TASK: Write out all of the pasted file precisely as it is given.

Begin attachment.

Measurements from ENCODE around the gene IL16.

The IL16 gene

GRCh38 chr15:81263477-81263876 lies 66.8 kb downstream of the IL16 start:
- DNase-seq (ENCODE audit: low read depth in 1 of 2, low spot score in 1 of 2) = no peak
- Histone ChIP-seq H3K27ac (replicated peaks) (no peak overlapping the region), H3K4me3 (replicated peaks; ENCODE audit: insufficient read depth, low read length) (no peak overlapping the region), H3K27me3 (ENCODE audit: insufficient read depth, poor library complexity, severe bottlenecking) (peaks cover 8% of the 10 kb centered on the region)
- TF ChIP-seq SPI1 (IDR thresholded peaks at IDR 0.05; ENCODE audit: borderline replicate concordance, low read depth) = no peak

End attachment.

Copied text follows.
Measurements from ENCODE around the gene IL16.

The IL16 gene

GRCh38 chr15:81263477-81263876 lies 66.8 kb downstream of the IL16 start:
- DNase-seq (ENCODE audit: low read depth in 1 of 2, low spot score in 1 of 2) = no peak
- Histone ChIP-seq H3K27ac (replicated peaks) (no peak overlapping the region), H3K4me3 (replicated peaks; ENCODE audit: insufficient read depth, low read length) (no peak overlapping the region), H3K27me3 (ENCODE audit: insufficient read depth, poor library complexity, severe bottlenecking) (peaks cover 8% of the 10 kb centered on the region)
- TF ChIP-seq SPI1 (IDR thresholded peaks at IDR 0.05; ENCODE audit: borderline replicate concordance, low read depth) = no peak